1988- Congress expands “National Employ the Physically Handicapped Week,” to a month and changes the name to "National Disability Employment Awareness Month."
1990- President George H.W. Bush signs the Americans with Disabilities Act which guarantees Americans with disabilities unrestricted access to public buildings, equal opportunity in employment, and equal access to government services and employment opportunities.
1996- The Federal Telecommunications Act requires computers, telephones, closed captioning and many other telecommunication devices and equipment be made accessible.
1998- Section 508 of the Rehabilitation Act is amended and requires federal agencies to provide individuals with disabilities access to electronic information and data comparable to those who do not have disabilities.
1999- The Olmstead v. Lois Curtis and Elaine Wilson case mandates that states offer services in the most integrated settings and upholds the rights of people with disabilities to reside in their communities.
2000- President Clinton passes Executive Order 13163 to promote an increase in the opportunities for people with disabilities to be employed at all levels and occupations of the federal government.
2001- The Department of Labor establishes the Office of Disability Employment Policy to increase the number and quality of employment opportunities for people with disabilities.
2004- The Assistive Technology Act of 2004 maximizes the ability of people with disabilities to select, obtain, and use assistive technology.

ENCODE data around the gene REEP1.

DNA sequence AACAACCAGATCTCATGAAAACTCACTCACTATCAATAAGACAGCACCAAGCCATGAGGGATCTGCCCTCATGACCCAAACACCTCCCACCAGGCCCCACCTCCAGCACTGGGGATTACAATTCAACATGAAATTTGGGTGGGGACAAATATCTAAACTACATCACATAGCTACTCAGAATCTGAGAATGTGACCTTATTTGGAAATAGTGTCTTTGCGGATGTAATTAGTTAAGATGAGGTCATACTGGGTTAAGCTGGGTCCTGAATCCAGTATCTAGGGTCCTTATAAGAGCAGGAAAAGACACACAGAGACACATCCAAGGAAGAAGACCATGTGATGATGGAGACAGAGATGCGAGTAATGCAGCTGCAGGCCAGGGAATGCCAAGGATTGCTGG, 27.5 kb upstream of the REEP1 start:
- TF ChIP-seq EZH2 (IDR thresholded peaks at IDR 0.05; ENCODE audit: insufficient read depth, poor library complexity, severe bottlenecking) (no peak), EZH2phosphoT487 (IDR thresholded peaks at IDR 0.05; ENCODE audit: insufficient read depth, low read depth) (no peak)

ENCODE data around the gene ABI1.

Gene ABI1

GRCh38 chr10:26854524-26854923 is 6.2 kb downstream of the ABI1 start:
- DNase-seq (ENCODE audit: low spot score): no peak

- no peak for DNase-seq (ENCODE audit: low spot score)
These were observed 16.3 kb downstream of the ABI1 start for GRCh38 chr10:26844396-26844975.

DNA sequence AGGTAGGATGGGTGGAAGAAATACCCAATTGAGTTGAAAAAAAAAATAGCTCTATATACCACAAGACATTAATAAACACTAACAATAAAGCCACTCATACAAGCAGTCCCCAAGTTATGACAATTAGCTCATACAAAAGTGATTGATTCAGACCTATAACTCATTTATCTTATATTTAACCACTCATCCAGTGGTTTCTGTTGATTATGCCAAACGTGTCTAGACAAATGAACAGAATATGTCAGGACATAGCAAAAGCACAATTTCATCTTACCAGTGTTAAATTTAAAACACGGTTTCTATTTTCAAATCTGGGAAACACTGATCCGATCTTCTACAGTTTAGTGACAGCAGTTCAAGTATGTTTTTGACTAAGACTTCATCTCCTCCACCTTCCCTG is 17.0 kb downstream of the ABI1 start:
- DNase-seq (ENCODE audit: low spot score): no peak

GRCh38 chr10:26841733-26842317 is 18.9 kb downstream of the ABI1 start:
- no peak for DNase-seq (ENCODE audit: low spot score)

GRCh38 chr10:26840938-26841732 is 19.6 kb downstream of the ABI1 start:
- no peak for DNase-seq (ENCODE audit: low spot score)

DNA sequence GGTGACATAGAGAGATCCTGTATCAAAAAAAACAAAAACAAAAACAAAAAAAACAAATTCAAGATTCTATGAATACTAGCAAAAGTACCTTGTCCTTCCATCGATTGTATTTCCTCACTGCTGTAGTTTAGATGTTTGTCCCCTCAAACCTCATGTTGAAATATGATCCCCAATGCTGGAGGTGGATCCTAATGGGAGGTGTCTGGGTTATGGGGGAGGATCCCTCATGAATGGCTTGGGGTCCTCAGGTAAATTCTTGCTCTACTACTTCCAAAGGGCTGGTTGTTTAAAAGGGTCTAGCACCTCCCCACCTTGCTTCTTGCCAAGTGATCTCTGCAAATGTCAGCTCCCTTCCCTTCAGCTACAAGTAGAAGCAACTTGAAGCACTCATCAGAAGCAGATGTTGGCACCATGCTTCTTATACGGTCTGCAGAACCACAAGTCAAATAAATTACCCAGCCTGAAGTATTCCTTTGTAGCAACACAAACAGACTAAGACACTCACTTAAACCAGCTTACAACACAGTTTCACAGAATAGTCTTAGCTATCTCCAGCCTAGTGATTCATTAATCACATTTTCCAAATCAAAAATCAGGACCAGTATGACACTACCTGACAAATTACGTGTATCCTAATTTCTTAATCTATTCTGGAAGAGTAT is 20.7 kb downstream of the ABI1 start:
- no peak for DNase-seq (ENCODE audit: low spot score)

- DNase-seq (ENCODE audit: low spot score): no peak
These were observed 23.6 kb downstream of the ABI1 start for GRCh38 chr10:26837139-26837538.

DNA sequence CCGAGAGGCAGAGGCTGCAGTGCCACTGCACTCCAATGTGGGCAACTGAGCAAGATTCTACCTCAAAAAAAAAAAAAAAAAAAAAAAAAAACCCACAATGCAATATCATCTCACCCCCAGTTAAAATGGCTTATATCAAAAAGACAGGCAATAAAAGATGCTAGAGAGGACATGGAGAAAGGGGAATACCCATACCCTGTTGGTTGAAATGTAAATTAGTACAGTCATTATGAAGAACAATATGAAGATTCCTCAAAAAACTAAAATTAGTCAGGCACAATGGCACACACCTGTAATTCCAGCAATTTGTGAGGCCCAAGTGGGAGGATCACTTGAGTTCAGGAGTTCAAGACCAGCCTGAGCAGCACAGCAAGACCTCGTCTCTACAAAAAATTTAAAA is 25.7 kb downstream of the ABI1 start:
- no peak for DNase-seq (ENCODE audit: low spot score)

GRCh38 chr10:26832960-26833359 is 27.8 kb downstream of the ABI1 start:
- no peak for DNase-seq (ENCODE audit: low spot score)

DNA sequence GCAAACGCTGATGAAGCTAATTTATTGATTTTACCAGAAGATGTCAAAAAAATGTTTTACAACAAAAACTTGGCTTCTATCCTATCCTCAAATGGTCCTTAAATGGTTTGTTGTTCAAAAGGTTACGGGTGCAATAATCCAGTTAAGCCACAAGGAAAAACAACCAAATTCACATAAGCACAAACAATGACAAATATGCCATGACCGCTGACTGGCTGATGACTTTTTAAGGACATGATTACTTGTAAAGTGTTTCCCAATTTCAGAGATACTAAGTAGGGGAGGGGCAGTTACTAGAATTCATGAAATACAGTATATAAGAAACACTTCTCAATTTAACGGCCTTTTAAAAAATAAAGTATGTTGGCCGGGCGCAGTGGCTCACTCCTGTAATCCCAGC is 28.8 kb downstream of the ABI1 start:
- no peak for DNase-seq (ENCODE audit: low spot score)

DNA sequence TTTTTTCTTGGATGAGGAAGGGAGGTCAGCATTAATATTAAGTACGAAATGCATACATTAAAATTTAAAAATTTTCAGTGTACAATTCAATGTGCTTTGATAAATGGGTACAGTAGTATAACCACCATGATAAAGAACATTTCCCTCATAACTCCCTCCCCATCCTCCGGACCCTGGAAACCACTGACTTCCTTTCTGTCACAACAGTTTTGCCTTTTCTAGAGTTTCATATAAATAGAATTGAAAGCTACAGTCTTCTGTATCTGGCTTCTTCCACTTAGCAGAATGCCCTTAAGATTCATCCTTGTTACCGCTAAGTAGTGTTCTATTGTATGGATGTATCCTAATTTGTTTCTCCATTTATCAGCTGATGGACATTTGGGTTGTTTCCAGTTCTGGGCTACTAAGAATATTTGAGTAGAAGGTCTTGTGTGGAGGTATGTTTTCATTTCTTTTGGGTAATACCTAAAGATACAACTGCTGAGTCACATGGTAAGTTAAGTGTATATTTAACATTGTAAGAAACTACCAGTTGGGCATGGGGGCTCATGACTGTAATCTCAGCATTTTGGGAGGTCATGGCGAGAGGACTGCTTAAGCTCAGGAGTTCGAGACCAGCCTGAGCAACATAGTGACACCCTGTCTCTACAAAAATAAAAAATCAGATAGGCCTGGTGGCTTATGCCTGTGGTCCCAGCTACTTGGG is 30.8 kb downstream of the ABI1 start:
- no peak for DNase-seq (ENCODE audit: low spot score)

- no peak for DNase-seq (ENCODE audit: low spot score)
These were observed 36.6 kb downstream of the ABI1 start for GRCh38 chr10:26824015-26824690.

2008- President George W. Bush signs the Americans with Disabilities Act Amendments Act, emphasizing that the definition of disability should be construed in favor of broad coverage of individuals to the maximum extent permitted by the terms of the ADA.
2010- President Obama signs Executive Order 13548 which commits the federal government to become a model employer for persons with disabilities and for departments to create plans to improve processes for the recruitment and hiring of qualified individuals with disabilities.
2013- Section 503 of the Rehabilitation Act is updated and prohibits federal contractors and subcontractors from discriminating against qualified applicants and employees.
2014- The Workforce Innovation and Opportunities Act of 2014 establishes a clear national priority for the employment of people with disabilities.
2017- Section 501 of the Rehabilitation Act is amended to add federal agency hiring goals and requires personal assistance services, if needed, for employees with targeted disabilities.
2020- 30-year anniversary of the Americans with Disabilities Act.
2023- The Coast Guard and the disAbility Allies Resource Group sign a formal Memorandum of Understanding making the DARG an official Coast Guard Affinity Group. The DARG seeks to raise awareness about workplace issues affecting individuals with disabilities and reinforce inclusive hiring efforts throughout the Service.
2023- Marks the 50th anniversary of the passage of the Rehabilitation Act of 1973, the first federal legislation to address access and equity for people with disabilities.
For more information about NDEAM and to learn how you can help raise awareness, visit the Department of Labor’s NDEAM website: https://www.dol.gov/agencies/odep/initiatives/ndeam.
For more information about the Coast Guard’s DARG, contact Linda Aase, President, at email@example.com or Lt. Cmdr. Vincent Escobedo at firstname.lastname@example.org.